White Fragility author Robin DiAngelo was paid 70 percent more than a black woman for the same job

For their roles as keynote speakers, DiAngelo pulled $12,750 while Brown, who is African-American, was paid only $7,500. That's a difference of over $5,000.


Robin DiAngelo, the controversial author of White Fragility and anti-racism educator, received 70 percent higher pay for her keynote speaking role at a University of Wisconsin event than Austin Channing Brown, her black counterpart, the Washington Free Beacon discovered.

Both DiAngelo and Brown were keynote speakers at the University of Wisconsin-Madison's Division of Diversity, Equity, and Educational Achievement annual Diversity Forum. For their roles as keynote speakers, DiAngelo pulled $12,750 while Brown, who is African-American, was paid only $7,500. That's a difference of over $5,000.

The forum took place over the course of two days on Zoom. The entire event is available online except for DiAngelo's keynote address, as the PowerPoint presentation she used during her speech is her intellectual property and she didn't want to make that public.

DiAngelo has substantially increased her profile since the killing of George Floyd in Minneapolis in May. She charges an average of $14,000 per session, has made an estimate of $2 million from her bestselling book, and owns three homes collectively worth more than $1.5 million.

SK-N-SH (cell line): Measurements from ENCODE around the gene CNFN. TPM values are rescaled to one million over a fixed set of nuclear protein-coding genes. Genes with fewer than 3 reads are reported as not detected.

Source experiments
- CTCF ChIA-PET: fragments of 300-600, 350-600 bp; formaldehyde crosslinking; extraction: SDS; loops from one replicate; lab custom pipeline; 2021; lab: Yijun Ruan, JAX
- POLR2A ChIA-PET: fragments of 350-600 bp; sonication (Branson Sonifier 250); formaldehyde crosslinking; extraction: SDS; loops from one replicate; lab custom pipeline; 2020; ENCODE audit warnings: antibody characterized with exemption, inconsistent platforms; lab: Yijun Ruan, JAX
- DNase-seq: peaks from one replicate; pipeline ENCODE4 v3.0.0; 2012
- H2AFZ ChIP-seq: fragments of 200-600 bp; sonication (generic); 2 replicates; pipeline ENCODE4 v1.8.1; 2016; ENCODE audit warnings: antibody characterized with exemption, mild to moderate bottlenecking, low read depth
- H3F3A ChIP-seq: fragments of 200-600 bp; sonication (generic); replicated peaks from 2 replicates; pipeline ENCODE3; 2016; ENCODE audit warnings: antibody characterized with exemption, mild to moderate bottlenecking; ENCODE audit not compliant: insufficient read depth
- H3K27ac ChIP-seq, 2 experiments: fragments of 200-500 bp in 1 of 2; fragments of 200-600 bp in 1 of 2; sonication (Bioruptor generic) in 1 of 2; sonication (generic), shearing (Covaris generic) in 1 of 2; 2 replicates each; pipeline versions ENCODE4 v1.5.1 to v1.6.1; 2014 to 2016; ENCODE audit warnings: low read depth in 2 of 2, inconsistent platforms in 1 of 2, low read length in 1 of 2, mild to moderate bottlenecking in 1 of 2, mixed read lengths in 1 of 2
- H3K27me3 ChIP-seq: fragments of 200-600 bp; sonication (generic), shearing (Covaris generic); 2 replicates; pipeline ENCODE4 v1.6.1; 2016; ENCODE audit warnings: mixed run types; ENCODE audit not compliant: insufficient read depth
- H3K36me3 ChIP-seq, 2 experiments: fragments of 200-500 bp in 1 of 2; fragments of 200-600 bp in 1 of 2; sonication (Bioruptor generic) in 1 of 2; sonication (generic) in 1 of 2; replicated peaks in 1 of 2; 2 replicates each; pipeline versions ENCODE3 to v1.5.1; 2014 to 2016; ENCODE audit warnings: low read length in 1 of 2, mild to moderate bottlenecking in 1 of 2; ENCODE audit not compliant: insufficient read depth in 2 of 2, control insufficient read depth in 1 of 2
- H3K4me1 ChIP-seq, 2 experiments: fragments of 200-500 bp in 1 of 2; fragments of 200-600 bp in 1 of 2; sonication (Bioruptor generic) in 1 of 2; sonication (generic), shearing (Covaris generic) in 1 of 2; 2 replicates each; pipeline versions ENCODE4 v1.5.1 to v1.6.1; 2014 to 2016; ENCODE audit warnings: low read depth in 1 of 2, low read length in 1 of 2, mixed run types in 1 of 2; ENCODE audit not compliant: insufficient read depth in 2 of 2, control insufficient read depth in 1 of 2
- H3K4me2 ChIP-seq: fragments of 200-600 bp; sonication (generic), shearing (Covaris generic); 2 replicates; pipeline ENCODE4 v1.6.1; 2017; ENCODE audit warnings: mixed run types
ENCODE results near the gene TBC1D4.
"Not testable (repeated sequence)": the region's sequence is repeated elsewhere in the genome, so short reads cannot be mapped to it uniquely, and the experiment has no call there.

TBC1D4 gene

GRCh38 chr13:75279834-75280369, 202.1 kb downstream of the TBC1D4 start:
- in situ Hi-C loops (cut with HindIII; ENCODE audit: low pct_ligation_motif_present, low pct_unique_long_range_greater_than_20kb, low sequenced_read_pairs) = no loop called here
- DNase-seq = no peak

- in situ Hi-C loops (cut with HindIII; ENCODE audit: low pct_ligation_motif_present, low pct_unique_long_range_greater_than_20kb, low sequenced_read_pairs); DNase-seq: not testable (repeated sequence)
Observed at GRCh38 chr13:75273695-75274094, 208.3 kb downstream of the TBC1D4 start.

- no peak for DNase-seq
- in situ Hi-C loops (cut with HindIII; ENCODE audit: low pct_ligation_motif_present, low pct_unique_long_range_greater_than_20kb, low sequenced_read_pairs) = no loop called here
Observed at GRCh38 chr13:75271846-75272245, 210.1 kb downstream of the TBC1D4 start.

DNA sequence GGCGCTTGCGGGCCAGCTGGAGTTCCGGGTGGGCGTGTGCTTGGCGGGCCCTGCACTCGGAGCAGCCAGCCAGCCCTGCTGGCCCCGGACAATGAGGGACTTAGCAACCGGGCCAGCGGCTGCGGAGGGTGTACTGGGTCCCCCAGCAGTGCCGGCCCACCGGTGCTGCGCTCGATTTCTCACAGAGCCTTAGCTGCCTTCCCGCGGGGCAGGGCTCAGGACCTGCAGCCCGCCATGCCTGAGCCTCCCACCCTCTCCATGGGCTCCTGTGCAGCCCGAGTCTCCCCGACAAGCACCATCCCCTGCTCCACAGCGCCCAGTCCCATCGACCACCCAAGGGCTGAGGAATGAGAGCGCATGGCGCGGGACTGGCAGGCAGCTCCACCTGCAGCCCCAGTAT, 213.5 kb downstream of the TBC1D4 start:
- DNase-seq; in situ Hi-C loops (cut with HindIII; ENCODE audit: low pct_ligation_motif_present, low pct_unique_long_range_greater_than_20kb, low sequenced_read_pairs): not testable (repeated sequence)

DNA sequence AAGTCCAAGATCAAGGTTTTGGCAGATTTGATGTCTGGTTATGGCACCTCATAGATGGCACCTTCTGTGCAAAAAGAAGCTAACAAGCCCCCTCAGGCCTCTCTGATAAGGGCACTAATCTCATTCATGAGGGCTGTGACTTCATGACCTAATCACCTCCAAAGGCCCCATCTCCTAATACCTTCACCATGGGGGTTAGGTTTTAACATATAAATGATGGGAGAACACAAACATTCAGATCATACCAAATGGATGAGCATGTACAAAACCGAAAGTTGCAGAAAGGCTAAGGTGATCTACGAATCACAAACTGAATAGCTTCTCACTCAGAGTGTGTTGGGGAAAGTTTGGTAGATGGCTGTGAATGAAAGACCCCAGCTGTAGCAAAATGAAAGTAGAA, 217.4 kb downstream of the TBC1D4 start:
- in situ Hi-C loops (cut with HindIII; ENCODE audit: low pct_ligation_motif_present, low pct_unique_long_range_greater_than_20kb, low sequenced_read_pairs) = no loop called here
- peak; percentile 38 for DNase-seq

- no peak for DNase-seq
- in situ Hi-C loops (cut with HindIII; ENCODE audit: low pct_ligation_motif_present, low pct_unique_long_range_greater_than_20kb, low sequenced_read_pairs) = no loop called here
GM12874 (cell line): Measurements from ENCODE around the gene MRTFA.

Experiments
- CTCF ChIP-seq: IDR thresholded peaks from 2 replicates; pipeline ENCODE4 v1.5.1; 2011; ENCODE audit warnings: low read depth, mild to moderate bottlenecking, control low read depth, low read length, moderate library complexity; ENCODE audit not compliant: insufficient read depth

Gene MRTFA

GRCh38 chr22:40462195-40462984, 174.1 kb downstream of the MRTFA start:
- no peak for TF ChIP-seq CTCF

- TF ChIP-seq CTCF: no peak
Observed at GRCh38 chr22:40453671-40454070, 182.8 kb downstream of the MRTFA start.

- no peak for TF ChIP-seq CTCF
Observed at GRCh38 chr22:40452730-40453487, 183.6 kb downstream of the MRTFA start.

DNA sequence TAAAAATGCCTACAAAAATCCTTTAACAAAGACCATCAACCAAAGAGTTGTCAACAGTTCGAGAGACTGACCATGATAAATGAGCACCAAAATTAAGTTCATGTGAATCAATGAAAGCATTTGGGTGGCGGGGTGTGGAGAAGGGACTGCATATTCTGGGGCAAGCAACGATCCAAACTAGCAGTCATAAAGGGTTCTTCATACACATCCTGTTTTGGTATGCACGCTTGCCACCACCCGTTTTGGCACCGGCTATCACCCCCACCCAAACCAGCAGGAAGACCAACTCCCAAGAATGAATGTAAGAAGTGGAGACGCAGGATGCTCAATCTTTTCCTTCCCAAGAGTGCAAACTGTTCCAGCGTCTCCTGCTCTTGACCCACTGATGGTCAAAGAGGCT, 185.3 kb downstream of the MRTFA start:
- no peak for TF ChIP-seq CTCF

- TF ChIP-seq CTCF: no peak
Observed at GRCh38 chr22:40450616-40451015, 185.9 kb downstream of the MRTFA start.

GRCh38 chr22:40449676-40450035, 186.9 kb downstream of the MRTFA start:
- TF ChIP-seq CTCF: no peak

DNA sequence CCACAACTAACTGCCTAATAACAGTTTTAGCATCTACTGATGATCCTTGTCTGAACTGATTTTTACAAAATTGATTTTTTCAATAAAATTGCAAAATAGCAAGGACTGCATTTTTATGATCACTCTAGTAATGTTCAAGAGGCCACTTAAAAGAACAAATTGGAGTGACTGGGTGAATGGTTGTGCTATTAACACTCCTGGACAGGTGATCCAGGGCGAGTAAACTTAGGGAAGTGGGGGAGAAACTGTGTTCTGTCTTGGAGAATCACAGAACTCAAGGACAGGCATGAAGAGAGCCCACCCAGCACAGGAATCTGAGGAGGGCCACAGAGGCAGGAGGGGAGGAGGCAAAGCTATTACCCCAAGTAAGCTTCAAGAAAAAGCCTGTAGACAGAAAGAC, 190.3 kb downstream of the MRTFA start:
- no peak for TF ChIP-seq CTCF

DiAngelo has provided training sessions and given speeches to a variety of major political organizations and corporations, including the Democratic Party House Caucus which she addressed in June.

Her book expounds on her belief that white people are inherently racist, and she has used a number of questionable anecdotes and claims to justify her position.

Her book claims that values such as objectivity are "white supremacy," and discusses a situation where she had a moment of "panic" at the thought of having to attend a picnic with black people, a thought she projects upon all white people.

James Lindsay, a critic of the ideology of critical race theory promoted by DiAngelo, has suggested that DiAngelo projects her own guilt of having racist feelings and projects it onto everyone else.

The Free Beacon noted that "while DiAngelo has made her name demanding that white people stop avoiding difficult conversations, she did not respond to multiple requests for comment."


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